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Published in: on 28 February 2018 at 1:24 pm  Leave a Comment  
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Card, Orson Scott. Ender’s Game.

NY: Tor, 1985.

There’s a rather short list of really important modern science fiction novels, the books that influenced the next generation of both readers and younger authors. This is one of those novels. The original novelette version was nominated for both the Hugo and the Nebula and the novel-length version won both those awards. It’s also a book that hardly anyone who’s read it shrugs off. They tend either to love it, for a whole bunch of reasons, or to hate it, for a whole bunch of other reasons.

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Rothfuss, Patrick. The Wise Man’s Fear.

NY: DAW, 2011.

The first volume of this engrossing fantasy trilogy-to-be ran close to 700 pages and it took me longer than usual to read because I took my time and thought about what I was reading. Rothfuss’s multilayered style has that effect. This second volume is 1,000 pages even and, again, I took my time. The Chronicler has come to Kvothe’s small-town inn in search of his story, which the legend-covered man known as “King-Killer” decides it’s time to tell, in all its many facets.

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Published in: on 24 December 2017 at 8:18 am  Leave a Comment  
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Sansom, Ian. The Norfolk Mystery.

NY: HarperCollins, 2013.

This is a period mystery yarn that probably won’t appeal to everyone because of the main character’s rather pushy all-knowingness, but it’s kind of an interesting read. In 1932, Stephen Sefton graduates from Oxford with a poor third-class English degree (he’d spent too much time carousing as a student), so he spends a few years teaching at the poorer sort of public (i.e., private) boys’ schools. Then, fighting off boredom, he joins the Communist Party and in 1936 he goes off to fight the Falangists in Spain.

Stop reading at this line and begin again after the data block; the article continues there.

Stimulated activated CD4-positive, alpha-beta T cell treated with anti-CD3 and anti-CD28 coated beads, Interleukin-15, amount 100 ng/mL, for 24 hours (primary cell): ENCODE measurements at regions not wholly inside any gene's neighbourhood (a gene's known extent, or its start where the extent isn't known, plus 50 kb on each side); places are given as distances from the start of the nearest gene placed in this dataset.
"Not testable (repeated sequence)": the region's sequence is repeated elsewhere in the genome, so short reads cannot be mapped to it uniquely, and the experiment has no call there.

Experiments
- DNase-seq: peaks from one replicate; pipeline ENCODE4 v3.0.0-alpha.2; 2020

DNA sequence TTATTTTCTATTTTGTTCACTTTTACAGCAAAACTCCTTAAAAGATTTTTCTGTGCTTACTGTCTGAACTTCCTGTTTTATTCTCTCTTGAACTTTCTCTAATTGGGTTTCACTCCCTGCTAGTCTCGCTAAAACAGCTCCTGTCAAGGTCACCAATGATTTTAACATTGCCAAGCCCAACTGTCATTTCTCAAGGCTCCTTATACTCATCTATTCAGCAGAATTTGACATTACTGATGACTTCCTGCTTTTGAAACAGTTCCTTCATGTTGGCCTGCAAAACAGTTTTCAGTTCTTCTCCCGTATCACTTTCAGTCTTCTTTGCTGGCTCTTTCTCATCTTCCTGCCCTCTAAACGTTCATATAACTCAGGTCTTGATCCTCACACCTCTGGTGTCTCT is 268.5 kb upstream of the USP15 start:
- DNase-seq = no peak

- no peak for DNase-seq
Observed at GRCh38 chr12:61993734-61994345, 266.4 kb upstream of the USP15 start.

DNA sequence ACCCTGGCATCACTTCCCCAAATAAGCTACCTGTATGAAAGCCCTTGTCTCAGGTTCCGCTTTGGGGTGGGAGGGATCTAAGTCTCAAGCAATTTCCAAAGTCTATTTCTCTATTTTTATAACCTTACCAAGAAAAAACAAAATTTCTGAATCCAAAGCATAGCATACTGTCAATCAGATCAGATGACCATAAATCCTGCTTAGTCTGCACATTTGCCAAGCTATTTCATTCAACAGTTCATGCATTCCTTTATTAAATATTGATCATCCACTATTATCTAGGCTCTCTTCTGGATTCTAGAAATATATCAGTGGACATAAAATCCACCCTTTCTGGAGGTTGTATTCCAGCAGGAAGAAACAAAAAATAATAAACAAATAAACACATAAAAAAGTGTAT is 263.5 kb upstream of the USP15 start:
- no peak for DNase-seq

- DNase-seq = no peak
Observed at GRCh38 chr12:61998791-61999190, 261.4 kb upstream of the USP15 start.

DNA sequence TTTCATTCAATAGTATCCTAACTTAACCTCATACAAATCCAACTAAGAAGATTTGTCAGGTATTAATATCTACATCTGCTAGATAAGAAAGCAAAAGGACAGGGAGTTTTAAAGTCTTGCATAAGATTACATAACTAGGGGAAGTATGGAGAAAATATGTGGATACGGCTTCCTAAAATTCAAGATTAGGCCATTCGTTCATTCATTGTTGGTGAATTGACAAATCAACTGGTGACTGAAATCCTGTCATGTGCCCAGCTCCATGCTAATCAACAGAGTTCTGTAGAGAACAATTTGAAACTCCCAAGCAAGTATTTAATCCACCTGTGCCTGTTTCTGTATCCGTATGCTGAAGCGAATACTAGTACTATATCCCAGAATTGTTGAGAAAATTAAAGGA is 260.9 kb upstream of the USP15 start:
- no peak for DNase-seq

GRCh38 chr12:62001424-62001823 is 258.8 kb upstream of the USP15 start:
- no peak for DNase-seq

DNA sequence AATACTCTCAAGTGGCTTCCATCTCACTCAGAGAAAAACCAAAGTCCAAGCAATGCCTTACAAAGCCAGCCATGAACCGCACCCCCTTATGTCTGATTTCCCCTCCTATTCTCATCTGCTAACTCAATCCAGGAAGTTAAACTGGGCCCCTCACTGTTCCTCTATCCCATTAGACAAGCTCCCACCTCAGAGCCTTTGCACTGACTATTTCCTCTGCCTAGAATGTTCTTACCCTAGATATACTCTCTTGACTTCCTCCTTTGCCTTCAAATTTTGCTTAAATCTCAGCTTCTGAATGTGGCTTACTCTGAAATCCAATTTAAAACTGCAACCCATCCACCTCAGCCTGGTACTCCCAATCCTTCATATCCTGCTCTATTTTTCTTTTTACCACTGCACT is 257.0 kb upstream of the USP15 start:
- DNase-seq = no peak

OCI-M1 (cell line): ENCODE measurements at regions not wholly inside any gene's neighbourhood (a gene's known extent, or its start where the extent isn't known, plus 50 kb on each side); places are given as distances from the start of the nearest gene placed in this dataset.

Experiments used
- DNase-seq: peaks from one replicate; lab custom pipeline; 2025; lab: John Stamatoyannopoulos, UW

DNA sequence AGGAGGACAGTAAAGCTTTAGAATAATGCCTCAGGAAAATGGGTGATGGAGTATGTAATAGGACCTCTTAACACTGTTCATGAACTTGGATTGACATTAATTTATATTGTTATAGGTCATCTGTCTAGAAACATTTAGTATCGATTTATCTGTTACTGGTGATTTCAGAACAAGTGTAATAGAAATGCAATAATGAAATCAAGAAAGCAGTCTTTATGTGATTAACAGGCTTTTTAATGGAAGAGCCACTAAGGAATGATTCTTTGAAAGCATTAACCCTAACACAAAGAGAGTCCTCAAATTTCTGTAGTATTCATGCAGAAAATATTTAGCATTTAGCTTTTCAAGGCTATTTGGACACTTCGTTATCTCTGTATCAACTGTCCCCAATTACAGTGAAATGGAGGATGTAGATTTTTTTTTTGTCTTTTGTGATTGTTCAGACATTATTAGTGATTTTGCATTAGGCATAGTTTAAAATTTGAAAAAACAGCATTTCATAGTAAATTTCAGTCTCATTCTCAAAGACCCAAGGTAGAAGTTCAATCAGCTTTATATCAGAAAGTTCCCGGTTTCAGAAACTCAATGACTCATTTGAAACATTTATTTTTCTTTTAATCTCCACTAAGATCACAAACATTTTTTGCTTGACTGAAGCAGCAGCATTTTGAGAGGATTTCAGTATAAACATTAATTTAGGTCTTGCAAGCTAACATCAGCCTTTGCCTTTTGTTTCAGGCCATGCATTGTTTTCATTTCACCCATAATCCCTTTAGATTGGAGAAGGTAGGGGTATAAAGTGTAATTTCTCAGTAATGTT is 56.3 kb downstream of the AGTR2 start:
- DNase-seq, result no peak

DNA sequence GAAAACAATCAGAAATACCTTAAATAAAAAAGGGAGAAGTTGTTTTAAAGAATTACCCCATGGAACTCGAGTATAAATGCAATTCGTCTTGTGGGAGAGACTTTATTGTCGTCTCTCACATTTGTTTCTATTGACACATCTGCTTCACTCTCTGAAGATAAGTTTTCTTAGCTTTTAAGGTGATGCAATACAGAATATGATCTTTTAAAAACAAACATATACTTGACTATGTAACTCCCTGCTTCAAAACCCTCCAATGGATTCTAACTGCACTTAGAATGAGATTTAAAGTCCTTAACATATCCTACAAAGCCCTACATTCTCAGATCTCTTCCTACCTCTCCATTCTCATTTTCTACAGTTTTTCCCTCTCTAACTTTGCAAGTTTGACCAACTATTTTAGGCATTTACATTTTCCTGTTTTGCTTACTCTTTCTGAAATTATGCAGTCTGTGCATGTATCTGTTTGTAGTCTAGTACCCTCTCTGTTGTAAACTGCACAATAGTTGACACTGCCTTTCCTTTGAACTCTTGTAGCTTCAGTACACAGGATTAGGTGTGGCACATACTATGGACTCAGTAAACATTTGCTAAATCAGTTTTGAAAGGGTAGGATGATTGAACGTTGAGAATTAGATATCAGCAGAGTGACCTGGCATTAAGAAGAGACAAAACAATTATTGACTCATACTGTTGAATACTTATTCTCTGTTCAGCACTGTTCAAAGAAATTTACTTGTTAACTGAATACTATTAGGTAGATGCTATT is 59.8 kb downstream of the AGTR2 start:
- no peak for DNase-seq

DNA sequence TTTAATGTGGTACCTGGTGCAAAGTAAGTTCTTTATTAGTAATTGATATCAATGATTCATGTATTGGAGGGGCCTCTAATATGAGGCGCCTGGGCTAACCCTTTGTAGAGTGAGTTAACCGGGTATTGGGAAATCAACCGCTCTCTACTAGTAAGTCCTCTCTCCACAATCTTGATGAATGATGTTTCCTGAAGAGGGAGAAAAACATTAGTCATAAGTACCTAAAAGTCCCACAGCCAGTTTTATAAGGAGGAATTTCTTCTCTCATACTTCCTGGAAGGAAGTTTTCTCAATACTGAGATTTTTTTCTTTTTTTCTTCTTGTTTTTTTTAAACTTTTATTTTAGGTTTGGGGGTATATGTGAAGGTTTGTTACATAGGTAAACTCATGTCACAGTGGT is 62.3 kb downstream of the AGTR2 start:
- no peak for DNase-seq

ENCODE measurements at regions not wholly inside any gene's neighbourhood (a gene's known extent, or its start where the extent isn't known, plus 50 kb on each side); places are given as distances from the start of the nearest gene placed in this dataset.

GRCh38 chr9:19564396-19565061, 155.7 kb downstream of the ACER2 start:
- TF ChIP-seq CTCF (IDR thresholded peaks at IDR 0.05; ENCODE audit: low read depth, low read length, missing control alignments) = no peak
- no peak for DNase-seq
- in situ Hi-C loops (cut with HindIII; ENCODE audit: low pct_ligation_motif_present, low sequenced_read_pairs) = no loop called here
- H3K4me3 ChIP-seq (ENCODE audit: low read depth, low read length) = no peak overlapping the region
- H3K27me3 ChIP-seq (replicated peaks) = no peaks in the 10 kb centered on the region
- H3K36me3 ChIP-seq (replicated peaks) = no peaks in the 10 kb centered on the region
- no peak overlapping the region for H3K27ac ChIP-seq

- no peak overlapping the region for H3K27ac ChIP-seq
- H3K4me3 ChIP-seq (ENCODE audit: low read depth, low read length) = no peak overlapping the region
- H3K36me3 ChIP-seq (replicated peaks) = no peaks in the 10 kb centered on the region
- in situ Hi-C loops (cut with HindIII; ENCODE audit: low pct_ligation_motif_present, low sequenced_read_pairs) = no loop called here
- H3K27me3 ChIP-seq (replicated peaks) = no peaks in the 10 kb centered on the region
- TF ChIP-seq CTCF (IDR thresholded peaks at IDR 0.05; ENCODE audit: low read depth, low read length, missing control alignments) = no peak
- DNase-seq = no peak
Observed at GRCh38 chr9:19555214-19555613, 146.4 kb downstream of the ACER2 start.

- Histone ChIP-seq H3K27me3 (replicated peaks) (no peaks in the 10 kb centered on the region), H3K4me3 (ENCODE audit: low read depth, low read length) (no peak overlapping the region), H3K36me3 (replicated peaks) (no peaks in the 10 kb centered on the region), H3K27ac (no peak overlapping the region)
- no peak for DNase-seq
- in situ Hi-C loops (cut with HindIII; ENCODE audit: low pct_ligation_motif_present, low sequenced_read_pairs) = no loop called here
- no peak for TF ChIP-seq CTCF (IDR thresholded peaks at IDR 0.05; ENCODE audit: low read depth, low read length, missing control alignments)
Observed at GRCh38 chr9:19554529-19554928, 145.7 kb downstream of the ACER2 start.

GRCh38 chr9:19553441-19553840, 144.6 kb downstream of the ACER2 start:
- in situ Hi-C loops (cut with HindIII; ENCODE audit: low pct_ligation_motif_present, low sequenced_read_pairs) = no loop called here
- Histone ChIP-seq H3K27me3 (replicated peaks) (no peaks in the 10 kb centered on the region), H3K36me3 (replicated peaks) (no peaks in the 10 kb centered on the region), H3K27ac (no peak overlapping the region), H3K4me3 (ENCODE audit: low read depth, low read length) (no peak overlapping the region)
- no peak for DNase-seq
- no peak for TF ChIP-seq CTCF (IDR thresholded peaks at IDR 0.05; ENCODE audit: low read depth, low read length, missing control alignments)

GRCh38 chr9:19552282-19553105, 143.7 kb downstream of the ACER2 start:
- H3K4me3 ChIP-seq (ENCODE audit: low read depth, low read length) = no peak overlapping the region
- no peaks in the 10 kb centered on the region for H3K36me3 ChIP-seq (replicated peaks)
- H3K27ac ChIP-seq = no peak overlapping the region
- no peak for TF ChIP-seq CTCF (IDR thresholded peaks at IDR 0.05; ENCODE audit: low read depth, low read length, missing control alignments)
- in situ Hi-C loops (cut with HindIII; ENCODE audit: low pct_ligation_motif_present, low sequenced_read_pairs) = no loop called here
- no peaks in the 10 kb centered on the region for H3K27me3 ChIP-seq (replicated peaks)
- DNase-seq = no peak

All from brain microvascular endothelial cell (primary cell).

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Rothfuss, Patrick. The Name of the Wind.

NY: DAW, 2007.

I’ve been hearing good things about this author’s first fantasy novel, the first third of a trilogy, but I was delaying until the whole thing had been published so I wouldn’t have to wait between volumes to see what happens next. But the third volume has been very slow to appear, so I finally gave up and jumped in, and I’m glad I did. It’s an amazing book for any author, but even more so for a first book.

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Rowell, Rainbow. Fangirl.

NY: St. Martin, 2013.

Rowell gets strong reviews for her YA novels, especially this one, so I thought I should take a look. Here we meet Cath from Omaha, a new freshman at the University of Nebraska, who is not at all sure she’ll be able to adapt to it. She doesn’t do well at all with new places, new people, or new experiences. She isn’t all that crazy about the Real World, for that matter.